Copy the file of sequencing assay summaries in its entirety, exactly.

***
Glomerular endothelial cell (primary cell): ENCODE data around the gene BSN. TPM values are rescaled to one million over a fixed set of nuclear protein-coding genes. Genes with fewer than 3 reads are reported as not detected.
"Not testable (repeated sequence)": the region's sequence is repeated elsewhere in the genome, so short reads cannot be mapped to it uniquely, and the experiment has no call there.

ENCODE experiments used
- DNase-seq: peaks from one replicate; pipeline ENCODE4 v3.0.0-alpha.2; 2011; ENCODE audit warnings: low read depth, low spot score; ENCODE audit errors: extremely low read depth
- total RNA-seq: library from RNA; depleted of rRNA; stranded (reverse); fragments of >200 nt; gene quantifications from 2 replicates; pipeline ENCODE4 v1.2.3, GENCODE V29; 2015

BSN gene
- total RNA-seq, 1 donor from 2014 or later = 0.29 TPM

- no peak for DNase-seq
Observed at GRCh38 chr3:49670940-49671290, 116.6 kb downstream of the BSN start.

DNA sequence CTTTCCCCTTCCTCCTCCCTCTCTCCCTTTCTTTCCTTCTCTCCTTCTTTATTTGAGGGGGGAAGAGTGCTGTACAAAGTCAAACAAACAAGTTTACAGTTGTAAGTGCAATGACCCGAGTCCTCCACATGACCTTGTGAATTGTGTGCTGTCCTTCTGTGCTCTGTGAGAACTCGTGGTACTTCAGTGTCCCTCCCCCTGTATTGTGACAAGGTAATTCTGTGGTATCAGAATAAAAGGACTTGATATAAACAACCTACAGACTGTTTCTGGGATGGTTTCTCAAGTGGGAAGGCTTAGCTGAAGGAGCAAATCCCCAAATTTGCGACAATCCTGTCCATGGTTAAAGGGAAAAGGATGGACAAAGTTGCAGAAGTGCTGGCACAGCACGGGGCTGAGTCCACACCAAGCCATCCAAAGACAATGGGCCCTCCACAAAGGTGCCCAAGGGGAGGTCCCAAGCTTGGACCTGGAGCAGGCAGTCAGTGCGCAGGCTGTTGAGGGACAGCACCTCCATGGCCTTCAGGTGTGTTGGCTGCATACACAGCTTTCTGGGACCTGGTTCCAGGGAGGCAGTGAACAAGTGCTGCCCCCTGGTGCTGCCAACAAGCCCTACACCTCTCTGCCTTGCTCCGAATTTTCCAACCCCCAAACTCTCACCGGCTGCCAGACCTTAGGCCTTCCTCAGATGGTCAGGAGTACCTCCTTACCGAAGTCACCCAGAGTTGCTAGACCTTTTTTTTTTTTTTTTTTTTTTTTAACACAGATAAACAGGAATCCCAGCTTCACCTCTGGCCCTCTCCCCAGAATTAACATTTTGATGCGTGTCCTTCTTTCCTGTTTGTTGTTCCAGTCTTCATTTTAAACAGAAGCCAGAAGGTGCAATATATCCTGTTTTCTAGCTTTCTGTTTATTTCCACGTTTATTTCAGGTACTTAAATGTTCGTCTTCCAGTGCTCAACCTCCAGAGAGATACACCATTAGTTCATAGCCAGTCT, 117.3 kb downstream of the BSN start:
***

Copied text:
Glomerular endothelial cell (primary cell): ENCODE data around the gene BSN. TPM values are rescaled to one million over a fixed set of nuclear protein-coding genes. Genes with fewer than 3 reads are reported as not detected.
"Not testable (repeated sequence)": the region's sequence is repeated elsewhere in the genome, so short reads cannot be mapped to it uniquely, and the experiment has no call there.

ENCODE experiments used
- DNase-seq: peaks from one replicate; pipeline ENCODE4 v3.0.0-alpha.2; 2011; ENCODE audit warnings: low read depth, low spot score; ENCODE audit errors: extremely low read depth
- total RNA-seq: library from RNA; depleted of rRNA; stranded (reverse); fragments of >200 nt; gene quantifications from 2 replicates; pipeline ENCODE4 v1.2.3, GENCODE V29; 2015

BSN gene
- total RNA-seq, 1 donor from 2014 or later = 0.29 TPM

- no peak for DNase-seq
Observed at GRCh38 chr3:49670940-49671290, 116.6 kb downstream of the BSN start.

DNA sequence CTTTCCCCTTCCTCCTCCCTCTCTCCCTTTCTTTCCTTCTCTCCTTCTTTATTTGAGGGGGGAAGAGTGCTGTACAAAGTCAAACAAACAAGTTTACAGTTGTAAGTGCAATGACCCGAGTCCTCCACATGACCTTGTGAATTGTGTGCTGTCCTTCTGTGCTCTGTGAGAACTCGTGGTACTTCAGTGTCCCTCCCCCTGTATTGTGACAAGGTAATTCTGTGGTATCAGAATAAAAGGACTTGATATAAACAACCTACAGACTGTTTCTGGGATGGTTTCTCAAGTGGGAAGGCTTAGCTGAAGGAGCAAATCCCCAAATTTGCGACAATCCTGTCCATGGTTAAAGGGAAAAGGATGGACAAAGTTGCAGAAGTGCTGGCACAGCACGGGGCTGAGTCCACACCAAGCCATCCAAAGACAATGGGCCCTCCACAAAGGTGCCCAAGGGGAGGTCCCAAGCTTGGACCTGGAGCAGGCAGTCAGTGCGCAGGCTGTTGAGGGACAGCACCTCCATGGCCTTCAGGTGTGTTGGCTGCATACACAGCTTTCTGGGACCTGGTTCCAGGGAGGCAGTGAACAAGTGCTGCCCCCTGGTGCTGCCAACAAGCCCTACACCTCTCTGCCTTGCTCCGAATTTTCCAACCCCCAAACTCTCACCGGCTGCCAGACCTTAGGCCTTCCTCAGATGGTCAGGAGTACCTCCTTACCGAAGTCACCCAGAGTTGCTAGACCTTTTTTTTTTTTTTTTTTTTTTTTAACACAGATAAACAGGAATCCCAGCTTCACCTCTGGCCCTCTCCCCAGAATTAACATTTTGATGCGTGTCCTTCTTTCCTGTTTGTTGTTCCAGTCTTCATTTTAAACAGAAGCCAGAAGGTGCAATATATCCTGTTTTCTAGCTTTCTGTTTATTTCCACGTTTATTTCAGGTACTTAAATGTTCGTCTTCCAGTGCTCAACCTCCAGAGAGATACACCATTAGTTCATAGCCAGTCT, 117.3 kb downstream of the BSN start: